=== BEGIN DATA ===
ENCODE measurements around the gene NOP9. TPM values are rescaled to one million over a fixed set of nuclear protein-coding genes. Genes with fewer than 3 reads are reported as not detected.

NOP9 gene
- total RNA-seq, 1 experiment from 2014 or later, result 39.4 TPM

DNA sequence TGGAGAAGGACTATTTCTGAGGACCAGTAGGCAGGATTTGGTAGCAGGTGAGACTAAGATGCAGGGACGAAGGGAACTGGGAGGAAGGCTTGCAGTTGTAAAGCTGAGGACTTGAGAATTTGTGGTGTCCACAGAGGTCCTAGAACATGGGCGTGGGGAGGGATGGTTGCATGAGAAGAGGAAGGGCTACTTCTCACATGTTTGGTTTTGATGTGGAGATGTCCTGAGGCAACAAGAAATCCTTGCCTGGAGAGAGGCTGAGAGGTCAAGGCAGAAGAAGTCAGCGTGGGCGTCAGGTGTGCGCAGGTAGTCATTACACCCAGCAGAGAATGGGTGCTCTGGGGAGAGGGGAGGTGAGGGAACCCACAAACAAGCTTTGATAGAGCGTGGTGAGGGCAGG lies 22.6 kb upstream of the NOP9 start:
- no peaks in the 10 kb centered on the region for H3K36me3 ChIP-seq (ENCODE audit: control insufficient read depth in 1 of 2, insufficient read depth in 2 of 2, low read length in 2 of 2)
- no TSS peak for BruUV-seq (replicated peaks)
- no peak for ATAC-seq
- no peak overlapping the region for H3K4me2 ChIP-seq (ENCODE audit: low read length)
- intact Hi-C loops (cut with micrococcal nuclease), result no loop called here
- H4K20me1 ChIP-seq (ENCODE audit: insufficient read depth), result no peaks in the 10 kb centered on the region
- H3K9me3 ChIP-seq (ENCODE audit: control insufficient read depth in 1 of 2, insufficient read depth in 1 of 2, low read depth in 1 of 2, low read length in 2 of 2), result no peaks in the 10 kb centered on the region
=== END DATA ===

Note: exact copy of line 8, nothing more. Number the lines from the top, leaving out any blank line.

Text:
- no peak overlapping the region for H3K4me2 ChIP-seq (ENCODE audit: low read length)